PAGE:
California strawberry volumes should continue heavy as fall deals ramp up.
Weekly volumes shipping in September were at record levels for that time of year, said Chris Christian, senior vice president of the Watsonville-based California Strawberry Commission.
The industry was shipping just over 5.5 million trays a week in the month, she said.
In the second half of September, Watsonville, Calif.-based California Giant Berry Farms was sourcing big volumes from both the Salinas/Watsonville and the Santa Maria growing regions, said Cindy Jewell, the company’s vice president of marketing.
“There’s a lot of fruit out there,” she said. “The weather finally warmed up in Salinas/Watsonville, so an Indian summer kicked in, and Santa Maria has started.”
As apples and other fall fruits take up more and more shelf space at retail, movement has been sluggish at times, Jewell said.
“The flow hasn’t been as smooth as we’d like it,” she said. “I think some display sizes are shrinking. It’s been flat.”
On Sept. 20, the U.S. Department of Agriculture reported prices of $6-7 for 1-pound containers of medium strawberries from Salinas/Watsonville, down from $8-10 last year at the same time.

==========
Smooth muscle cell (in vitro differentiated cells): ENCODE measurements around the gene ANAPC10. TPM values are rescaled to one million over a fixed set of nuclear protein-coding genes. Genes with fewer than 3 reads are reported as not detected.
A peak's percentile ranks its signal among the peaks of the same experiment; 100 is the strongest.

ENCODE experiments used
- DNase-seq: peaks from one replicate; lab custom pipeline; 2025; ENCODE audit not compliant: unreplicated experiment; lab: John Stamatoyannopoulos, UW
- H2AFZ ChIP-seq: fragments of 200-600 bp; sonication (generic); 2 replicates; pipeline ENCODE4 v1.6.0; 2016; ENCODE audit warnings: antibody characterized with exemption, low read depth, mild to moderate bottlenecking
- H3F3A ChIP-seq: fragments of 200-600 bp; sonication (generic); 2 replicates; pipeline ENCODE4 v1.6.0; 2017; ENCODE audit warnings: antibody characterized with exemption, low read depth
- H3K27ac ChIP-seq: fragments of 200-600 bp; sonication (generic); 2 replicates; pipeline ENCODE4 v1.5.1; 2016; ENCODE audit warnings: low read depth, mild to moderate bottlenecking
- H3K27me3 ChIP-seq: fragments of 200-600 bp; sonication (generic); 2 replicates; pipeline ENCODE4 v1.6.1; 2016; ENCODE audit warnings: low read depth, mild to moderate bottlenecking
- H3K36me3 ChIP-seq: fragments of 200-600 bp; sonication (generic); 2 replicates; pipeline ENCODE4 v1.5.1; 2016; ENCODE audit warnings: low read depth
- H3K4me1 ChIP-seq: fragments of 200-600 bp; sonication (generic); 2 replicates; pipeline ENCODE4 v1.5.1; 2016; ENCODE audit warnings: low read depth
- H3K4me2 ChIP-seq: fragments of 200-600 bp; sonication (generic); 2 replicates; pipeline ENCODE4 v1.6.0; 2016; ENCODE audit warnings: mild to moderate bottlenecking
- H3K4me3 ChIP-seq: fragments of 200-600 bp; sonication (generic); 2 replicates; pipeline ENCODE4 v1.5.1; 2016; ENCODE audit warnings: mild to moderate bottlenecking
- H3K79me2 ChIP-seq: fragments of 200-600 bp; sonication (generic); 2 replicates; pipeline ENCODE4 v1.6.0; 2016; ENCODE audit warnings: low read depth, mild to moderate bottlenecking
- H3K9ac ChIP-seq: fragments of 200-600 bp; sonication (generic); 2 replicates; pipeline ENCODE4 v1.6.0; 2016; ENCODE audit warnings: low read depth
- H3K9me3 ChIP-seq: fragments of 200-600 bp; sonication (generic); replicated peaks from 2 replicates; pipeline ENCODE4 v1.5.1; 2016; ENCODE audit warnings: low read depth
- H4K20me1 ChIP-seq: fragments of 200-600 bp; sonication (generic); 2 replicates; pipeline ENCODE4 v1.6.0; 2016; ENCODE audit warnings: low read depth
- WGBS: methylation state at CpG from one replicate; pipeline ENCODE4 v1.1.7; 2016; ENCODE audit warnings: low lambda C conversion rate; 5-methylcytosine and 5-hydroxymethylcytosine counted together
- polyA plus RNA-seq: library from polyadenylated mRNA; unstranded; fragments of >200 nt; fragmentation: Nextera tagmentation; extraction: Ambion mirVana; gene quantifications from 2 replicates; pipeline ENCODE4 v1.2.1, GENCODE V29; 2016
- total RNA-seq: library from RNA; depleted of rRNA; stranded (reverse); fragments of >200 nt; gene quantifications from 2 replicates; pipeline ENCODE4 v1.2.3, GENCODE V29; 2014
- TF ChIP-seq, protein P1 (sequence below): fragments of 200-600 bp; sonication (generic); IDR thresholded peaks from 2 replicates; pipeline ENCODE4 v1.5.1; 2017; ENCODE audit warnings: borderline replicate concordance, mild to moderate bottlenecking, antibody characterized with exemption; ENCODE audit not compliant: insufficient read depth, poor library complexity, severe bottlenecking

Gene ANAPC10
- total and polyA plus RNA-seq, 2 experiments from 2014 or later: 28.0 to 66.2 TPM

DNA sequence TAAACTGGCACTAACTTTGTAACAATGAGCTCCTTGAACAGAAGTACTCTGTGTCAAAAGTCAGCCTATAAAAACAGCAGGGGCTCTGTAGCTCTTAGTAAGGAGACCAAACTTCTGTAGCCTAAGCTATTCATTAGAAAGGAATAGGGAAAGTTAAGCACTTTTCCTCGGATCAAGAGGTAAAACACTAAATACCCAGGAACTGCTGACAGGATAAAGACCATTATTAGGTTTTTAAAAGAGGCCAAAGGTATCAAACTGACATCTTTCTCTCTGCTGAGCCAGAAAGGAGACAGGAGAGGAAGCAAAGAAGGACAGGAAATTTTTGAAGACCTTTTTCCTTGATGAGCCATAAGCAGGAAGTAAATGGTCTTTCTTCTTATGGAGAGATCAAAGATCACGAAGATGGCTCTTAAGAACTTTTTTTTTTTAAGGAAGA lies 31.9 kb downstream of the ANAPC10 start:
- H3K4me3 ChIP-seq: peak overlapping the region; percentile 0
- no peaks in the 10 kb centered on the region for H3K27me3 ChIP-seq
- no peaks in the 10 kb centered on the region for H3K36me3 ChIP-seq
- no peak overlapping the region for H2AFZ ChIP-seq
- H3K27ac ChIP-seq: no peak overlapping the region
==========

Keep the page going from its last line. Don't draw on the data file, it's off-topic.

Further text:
Cal Giant began sourcing in Santa Maria in early September and was in full volume by the second half of the month, Jewell said.
Despite difficulties finding enough workers to pick crops, volumes would likely stay robust for the near future, Jewell said.
Higher-yielding varieties coming into production in Santa Maria and Watsonville/Salinas was one factor behind the production surge, Christian said.
And when fall production takes over, an 18% boost in Santa Maria fall acreage should guarantee a continuation of the ample late-summer volumes, she said.
“There’s a lot of promotable volume, and a good, strong fall crop,” she said.
The week of Sept. 19 some Oxnard growers were already shipping some fall product, Christian said. By the first or second week of October, production in the region should be in full force. Oxnard fall acreage, however, is down slightly from last year, she said.
In the second half of September sizes were peaking on mediums and growers were reporting “reasonably good” quality, Christian said.
Sizes will increase as new-crop fruit comes on, she said.